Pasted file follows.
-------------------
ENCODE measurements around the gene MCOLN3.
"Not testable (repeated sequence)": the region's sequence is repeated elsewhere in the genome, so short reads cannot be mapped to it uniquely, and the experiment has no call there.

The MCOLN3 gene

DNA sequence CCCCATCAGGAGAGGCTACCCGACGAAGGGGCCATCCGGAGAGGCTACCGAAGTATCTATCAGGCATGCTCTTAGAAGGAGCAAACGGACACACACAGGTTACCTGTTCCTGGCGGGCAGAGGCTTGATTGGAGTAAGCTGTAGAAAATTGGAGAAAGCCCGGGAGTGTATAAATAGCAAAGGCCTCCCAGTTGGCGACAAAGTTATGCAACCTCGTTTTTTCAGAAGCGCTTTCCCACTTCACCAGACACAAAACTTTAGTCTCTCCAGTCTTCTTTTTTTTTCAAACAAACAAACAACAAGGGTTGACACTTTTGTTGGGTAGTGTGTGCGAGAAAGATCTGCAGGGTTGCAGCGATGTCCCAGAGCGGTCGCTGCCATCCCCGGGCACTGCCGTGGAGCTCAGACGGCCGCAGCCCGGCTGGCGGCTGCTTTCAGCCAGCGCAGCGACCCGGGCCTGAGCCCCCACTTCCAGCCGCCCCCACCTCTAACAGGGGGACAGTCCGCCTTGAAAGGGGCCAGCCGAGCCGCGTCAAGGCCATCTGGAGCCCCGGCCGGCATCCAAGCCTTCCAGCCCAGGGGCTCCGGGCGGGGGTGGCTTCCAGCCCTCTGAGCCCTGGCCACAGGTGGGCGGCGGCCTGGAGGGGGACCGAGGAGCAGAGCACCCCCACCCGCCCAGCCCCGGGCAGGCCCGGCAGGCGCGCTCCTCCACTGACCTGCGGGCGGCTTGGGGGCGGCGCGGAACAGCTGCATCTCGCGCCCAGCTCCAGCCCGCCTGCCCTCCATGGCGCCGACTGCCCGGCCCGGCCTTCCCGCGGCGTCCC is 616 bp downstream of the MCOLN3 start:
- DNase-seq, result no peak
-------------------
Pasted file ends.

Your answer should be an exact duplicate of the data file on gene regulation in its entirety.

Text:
ENCODE measurements around the gene MCOLN3.
"Not testable (repeated sequence)": the region's sequence is repeated elsewhere in the genome, so short reads cannot be mapped to it uniquely, and the experiment has no call there.

The MCOLN3 gene

DNA sequence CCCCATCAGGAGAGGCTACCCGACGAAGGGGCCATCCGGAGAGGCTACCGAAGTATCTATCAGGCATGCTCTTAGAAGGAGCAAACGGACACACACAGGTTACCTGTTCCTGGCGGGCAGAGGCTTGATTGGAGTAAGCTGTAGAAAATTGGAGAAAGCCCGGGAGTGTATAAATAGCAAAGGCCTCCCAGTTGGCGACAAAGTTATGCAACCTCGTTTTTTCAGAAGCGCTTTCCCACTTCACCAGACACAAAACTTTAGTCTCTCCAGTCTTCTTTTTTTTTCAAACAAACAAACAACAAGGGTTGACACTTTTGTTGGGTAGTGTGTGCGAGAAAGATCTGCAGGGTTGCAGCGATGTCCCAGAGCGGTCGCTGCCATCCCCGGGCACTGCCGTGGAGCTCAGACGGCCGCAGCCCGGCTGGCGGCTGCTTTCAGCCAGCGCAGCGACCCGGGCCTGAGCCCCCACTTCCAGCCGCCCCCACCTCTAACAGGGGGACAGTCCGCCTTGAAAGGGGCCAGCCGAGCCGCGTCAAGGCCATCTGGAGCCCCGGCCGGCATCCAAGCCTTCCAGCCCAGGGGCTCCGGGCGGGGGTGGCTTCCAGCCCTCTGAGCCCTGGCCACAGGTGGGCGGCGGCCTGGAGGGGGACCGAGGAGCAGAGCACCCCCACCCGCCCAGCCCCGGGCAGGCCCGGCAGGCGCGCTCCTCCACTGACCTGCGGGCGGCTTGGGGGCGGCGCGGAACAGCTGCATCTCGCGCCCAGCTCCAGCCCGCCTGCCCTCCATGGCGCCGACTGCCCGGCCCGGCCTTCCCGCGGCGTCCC is 616 bp downstream of the MCOLN3 start:
- DNase-seq, result no peak